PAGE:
Posted: May 1, 2012 7:13 AM by Jennifer Horbelt
Updated: May 1, 2012 7:14 AM
It's being called an epidemic. In the last decade, the number ACL injuries in teens has sky rocketed, with doctors reporting a 400% increase.
An injury to the ACL many times requires surgery and long periods of physical therapy to get back to the sports your teens love. So, why the big increase in injuries and what can be done to prevent it?
Sierra Butcher loves playing, and coaching, soccer.
"It's just such a fast paced sport," Sierra said.
Sometimes, it's a dangerous sport, that can leave scars like the ones on Sierra's right knee.
"I tried to change directions with the ball, but my cleats got stuck in the grass, so my body moved but my knee didn't," Sierra said. "I just remember a quick pop, and then all of a sudden I was on the ground and I was screaming."
"I had never heard Sierra cry out, for any injuries or knicks before that," Coach Chris Cosgrove said of when Sierra was injured.
Three years after she tore her ACL, Coach Cosgrove says high school junior Sierra is back at it, but it wasn't an easy recovery.
"I had to have my surgery, and then after your surgery you're on crutches for awhile, and then almost immediately after you're doing physical therapy," Sierra explained.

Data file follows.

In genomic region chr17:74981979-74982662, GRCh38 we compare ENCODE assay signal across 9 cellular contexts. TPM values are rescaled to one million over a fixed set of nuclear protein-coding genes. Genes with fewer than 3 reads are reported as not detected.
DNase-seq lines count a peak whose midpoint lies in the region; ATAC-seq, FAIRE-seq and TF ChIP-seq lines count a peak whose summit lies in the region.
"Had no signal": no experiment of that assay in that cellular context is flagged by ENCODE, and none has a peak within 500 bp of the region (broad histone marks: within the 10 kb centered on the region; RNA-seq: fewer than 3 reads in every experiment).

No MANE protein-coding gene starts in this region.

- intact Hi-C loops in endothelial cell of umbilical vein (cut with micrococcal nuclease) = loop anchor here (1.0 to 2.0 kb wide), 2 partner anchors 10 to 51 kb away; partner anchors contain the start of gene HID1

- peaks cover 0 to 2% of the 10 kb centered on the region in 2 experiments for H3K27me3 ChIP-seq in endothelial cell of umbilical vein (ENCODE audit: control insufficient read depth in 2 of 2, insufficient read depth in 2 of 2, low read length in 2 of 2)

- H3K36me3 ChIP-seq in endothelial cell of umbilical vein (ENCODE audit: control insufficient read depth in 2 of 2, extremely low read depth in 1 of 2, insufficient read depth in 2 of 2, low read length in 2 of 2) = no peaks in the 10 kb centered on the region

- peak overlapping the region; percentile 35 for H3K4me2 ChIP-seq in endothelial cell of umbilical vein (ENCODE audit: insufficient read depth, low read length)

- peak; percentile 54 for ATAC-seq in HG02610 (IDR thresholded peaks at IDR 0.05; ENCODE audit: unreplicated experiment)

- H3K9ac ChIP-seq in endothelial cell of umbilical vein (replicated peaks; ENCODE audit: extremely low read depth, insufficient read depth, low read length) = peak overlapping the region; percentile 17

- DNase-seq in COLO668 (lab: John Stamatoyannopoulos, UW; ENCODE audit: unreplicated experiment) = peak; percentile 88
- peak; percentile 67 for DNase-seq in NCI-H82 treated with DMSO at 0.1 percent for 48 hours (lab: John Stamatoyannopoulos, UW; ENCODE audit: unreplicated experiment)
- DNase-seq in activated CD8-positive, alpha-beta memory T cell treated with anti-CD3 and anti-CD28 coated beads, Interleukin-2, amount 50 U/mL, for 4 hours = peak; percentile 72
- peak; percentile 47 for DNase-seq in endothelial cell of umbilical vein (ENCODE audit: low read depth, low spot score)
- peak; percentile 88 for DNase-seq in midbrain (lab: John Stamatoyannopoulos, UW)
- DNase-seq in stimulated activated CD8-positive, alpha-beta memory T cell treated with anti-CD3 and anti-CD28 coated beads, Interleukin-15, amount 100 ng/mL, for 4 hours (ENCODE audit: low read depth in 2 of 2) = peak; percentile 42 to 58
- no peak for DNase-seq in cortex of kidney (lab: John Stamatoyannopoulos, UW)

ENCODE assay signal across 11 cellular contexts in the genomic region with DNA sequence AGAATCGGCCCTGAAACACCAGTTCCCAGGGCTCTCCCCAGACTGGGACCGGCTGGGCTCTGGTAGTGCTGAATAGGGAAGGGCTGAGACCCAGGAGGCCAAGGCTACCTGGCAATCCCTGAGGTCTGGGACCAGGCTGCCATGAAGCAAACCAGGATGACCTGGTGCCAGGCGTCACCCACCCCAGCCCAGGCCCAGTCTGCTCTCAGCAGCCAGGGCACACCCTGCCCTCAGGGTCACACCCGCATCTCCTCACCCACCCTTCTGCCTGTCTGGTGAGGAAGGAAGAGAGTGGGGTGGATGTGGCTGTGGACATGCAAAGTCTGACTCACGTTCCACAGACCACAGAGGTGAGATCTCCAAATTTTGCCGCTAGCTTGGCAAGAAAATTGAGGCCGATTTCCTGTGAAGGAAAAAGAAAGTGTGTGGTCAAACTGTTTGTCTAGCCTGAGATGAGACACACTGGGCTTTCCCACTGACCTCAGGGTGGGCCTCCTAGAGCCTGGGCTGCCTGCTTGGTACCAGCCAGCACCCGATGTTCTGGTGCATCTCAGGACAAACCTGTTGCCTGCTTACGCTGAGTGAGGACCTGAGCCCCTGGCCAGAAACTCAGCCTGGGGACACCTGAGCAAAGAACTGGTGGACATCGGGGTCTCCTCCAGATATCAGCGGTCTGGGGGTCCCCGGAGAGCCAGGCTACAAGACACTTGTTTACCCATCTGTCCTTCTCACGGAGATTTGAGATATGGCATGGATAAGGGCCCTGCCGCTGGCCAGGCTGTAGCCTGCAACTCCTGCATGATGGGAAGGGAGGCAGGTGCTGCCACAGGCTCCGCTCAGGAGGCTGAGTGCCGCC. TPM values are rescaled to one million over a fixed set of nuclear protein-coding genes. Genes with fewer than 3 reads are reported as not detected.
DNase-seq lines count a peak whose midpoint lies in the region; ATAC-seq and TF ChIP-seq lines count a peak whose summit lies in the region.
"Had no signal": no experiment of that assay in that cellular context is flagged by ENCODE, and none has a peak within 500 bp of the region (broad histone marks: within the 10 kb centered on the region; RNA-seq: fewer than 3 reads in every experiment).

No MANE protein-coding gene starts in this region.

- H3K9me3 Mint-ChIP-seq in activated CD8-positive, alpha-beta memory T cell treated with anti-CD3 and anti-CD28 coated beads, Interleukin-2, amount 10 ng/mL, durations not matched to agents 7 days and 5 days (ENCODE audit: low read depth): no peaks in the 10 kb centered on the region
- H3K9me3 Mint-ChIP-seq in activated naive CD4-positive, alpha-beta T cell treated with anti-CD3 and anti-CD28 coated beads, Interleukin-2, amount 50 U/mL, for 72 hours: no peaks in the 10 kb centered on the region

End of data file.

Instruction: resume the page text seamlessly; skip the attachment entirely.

She couldn't play for nearly eleven months.
"What we're seeing really is an epidemic of these kind of injuries," Dr. Alex Romero, a sport medicine specialist with St. Mary Corwin Physician Partners, said of ACL injuries in teens.
"They're 2-3 times more likely to have this injury," Dr. Romero explained of the risk in teen girls.
Part of the reason, says Dr. Romero, may be the way girls jump and land.
"Girls, when they land, their hips tend to be weak, the knees tend to rotate in," Dr. Romero said.
That puts stress on the ACL, leading to injuries like Sierra's.
"We changed our whole program of warming up and stretching, specifically after Sierra got hurt," Coach Cosgrove said.
Sierra even brought the stretches she learned in physical therapy back to her team. She uses them now on the 13 and 14 year olds she helps coach.
"I don't want anybody else to have that happen to them, because I know it was awful for me," Sierra said.